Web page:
By Christopher Wells
Midway through the Synod for the Amazon, Bishop Francis Alleyne, O.S.B., of Georgetown, Guyana, says he believes the Synod will give “some renewal, some refreshment, a strengthening,” that will allow the Church “to see some possibilities that were there, but were perhaps not paid attention to”.
Speaking with Vatican News, Bishop Alleyne praised the discussions in the Synod, saying the ability of participants to share ideas, and to hear the ideas of others “opened channels” that could be “further explored”. At the same time, he acknowledged that the Synod might not find “answers or conclusions right away” but said the meeting would open up “further ways”.
He said that many of the concerns voiced in the Synod Hall reflected challenges in his own Diocese, while others did not have the same impact. But “one thing that stands out”, he said, “is the genuine com-passion and passion from the pastors” – not the “authority area of the Church,” but the real concerns of the “men on the ground”.
A member of the Order of St Benedict, Bishop Alleyne noted that many of his fellow Bishops at the Synod are also religious. He said that one of the gifts religious men and women bring is that of “community”, which can help when facing the challenges of mission and evangelization.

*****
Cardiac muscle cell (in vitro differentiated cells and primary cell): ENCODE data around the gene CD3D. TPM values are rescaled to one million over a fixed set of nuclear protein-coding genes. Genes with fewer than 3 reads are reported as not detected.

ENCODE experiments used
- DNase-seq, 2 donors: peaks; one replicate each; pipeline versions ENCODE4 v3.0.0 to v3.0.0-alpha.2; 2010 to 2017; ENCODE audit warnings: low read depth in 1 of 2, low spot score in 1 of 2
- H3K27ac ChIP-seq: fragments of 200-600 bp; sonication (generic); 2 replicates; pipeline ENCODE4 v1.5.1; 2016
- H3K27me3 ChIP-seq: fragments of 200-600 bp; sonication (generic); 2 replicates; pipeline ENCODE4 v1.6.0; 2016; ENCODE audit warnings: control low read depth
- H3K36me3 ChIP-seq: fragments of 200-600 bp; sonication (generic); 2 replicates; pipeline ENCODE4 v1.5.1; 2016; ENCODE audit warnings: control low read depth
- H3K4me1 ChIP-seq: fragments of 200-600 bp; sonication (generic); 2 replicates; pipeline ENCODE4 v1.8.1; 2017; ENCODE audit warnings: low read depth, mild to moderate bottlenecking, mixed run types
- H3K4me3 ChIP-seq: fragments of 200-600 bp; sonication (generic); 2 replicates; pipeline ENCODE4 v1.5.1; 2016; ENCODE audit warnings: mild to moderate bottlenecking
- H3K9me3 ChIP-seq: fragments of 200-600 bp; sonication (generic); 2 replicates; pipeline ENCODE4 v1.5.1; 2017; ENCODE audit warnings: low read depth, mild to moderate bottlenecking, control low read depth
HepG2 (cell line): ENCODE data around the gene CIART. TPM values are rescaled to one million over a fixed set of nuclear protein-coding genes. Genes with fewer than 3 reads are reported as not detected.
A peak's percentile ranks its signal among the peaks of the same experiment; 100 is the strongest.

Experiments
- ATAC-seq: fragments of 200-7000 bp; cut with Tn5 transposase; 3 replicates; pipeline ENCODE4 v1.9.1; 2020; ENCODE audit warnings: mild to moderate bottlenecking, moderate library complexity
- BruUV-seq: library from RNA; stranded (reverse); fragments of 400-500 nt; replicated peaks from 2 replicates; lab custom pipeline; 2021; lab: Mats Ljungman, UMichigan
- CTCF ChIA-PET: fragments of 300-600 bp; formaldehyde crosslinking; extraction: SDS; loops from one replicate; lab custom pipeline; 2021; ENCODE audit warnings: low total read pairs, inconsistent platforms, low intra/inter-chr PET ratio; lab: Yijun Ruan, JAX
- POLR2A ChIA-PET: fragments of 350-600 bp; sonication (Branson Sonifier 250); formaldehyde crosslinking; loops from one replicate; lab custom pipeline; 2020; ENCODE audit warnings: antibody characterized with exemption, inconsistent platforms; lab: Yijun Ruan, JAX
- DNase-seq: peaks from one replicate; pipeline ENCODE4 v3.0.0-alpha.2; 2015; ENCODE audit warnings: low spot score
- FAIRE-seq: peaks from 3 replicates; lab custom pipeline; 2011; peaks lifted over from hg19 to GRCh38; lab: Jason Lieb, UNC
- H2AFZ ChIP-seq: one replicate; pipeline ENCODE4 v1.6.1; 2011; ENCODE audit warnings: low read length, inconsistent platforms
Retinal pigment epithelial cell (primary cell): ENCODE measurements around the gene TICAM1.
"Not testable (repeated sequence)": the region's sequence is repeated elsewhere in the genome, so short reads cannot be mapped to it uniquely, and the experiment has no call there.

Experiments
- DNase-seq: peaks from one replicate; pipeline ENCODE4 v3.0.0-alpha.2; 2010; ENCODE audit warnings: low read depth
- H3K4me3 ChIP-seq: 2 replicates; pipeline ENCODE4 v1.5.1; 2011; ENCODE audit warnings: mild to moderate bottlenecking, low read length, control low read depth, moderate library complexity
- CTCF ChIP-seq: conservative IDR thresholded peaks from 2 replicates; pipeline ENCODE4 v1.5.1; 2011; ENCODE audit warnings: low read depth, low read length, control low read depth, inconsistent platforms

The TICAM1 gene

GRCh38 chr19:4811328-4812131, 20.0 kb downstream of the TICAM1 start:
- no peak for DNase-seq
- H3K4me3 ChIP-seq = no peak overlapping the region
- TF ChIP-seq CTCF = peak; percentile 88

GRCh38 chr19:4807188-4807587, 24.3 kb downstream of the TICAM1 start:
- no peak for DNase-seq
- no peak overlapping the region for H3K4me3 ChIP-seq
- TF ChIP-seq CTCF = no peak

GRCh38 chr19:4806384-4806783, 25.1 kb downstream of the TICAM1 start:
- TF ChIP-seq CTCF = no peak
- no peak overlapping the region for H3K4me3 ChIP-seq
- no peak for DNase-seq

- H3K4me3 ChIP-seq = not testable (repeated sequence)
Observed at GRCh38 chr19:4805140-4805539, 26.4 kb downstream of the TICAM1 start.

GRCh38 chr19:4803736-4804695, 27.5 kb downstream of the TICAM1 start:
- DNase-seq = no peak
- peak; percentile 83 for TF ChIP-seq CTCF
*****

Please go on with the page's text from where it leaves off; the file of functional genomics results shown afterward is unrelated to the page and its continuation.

Asked about vocations among the indigenous people, the Bishop said, “If the Church gives a genuine witness, it is something that the people themselves would warm to – and I do see where a genuine witness has drawn some of the indigenous people to religious life”. Sharing his own observations, Bishop Alleyne said, “I have seen qualities that are nurtured in the [indigenous] culture that I find very suitable religious life”; and, he added, “if they took that step, it would be a continuum, a step further for their culture”.
Bishop Francis Alleyne spoke with Sr Bernadette Reis, F.S.P., and Christopher Wells for this report.